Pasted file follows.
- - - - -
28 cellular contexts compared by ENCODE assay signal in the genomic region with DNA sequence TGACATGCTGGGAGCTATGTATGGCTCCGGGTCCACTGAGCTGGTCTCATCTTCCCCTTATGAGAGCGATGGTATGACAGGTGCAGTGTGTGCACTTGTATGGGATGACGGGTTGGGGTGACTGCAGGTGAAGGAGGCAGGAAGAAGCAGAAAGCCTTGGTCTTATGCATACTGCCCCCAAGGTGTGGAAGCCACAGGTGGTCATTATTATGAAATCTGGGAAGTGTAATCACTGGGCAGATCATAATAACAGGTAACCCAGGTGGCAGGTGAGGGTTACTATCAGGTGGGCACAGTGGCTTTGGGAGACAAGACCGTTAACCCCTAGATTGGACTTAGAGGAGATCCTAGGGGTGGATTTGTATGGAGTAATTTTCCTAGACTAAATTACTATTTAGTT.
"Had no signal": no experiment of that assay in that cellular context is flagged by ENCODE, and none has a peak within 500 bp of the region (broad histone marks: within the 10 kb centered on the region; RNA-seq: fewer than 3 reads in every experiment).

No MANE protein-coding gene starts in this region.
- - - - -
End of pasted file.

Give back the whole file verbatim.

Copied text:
28 cellular contexts compared by ENCODE assay signal in the genomic region with DNA sequence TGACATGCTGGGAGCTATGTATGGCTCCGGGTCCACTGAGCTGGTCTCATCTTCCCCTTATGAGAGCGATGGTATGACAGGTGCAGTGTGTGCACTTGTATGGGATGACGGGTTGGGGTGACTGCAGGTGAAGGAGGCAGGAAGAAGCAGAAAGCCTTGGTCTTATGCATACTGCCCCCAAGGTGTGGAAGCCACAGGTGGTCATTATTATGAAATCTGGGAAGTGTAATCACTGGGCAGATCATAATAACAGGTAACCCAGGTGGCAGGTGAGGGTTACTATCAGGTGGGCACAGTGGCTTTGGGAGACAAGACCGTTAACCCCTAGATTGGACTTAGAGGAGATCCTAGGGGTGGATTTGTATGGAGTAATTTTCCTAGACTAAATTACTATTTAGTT.
"Had no signal": no experiment of that assay in that cellular context is flagged by ENCODE, and none has a peak within 500 bp of the region (broad histone marks: within the 10 kb centered on the region; RNA-seq: fewer than 3 reads in every experiment).

No MANE protein-coding gene starts in this region.